Determine your startup cost - this is the amount you will need to procure equipment, tools, raw materials, design, council approvals and obtain rental space for your business. Understand that your business may not make profit as soon as it opens. Figure out when you will break even and the funds that you need to sustain your bakery until you get to that level.
Having a good grasp of your financials early into the business will also help you make critical decisions about the rest of the steps. It helps you reach to a compromise on important matters related to branding, the kind of equipment you will procure and the rental space that you can afford to pay.
Many business owners tend to forego business registration until they are ready to open. It is actually wiser to go through the process of business registration and registration for Goods and Services Tax early on - yes, even before you start construction. Doing so keeps your books clean from the start and makes you eligible for tax refunds for expenses you incur from this point onwards.
Council approvals for building, plumbing and health are mandatory as well as a food operators licence. These can be a bit tricky so seek professional advice from experts who know how to cut through the red tape. This will save you time and money in the long run.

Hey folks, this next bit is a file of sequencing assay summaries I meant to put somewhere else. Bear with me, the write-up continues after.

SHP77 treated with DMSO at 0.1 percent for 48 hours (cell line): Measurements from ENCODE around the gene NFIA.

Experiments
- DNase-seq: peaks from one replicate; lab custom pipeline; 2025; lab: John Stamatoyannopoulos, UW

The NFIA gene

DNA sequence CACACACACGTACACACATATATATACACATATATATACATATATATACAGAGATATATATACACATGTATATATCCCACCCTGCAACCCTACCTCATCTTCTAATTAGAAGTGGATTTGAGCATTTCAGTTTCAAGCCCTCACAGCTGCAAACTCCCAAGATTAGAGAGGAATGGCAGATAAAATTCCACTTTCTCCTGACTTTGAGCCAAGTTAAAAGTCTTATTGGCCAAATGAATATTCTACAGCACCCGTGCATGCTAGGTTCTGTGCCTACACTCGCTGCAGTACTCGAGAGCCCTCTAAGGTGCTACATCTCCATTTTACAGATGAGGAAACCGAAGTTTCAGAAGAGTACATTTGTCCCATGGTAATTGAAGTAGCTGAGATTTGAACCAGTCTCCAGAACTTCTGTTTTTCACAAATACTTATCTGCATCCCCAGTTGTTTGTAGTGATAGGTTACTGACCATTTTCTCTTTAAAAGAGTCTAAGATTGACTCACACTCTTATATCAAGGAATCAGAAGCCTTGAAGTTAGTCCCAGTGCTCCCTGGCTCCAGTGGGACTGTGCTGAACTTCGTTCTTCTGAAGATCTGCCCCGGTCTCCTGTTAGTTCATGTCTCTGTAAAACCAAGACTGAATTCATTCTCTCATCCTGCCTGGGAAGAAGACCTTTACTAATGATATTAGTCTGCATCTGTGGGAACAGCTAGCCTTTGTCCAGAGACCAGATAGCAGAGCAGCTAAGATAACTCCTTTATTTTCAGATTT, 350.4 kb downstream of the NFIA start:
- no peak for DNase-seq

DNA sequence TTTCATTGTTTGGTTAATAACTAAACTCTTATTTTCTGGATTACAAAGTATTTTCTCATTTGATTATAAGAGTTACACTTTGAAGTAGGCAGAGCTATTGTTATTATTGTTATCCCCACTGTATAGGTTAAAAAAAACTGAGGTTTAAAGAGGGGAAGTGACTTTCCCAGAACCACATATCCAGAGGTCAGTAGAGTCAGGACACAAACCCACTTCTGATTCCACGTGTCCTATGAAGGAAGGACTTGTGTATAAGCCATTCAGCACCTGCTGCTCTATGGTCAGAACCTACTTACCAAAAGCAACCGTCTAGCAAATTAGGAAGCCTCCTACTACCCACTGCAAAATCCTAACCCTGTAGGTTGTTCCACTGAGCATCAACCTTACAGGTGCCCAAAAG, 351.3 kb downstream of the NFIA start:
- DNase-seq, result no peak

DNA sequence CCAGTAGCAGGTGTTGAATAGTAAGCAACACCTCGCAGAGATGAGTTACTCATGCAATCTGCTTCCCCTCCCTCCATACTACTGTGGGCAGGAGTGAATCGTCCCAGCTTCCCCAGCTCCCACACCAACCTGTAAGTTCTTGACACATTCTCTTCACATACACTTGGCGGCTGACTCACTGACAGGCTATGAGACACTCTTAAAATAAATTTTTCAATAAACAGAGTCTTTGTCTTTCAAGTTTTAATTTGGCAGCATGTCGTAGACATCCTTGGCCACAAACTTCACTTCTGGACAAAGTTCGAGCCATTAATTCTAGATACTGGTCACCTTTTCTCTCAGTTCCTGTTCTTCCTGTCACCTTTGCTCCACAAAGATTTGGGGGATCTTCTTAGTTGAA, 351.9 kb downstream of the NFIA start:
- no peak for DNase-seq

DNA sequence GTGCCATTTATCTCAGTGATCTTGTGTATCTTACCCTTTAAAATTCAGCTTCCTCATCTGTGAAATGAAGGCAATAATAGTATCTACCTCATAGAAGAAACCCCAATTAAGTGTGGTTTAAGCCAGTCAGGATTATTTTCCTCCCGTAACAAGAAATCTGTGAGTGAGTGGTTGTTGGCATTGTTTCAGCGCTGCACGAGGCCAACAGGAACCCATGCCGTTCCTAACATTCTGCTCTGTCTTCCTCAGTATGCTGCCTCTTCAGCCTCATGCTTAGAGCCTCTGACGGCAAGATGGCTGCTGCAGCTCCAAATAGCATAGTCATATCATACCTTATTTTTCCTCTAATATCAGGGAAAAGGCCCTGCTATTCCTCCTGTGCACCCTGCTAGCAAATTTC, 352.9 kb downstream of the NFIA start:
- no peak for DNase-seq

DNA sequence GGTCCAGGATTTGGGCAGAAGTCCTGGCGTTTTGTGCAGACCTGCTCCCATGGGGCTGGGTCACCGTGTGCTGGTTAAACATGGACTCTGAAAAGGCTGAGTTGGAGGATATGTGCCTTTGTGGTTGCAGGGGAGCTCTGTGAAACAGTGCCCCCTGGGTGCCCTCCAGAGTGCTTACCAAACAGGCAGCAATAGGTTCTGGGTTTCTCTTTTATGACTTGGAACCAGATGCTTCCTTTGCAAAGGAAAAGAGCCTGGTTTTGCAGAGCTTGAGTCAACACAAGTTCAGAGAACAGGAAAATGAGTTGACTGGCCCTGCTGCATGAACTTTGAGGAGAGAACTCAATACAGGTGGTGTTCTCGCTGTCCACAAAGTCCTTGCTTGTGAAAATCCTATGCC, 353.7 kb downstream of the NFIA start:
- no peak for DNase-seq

Do note that even if you're baking in a home kitchen, you may still be required to obtain the necessary council approvals and safety permits as they apply in your area. Always check with your local bureau or consult with a foodservice professional before you open.
If you’re planning on operating your bakery from your home kitchen, you will probably have this element figured out. It is still advisable, however, to consider building a commercial kitchen setup even when you’re working from home.
The size of your rental space depends on the type of bakery you intend to open. Naturally, a bakery with a sit-down cafe attached requires more space than a counter-type one where customers come in, buy their bread and leave. There’s also the kitchen-only type where you take in orders and fulfill them from a commercial space.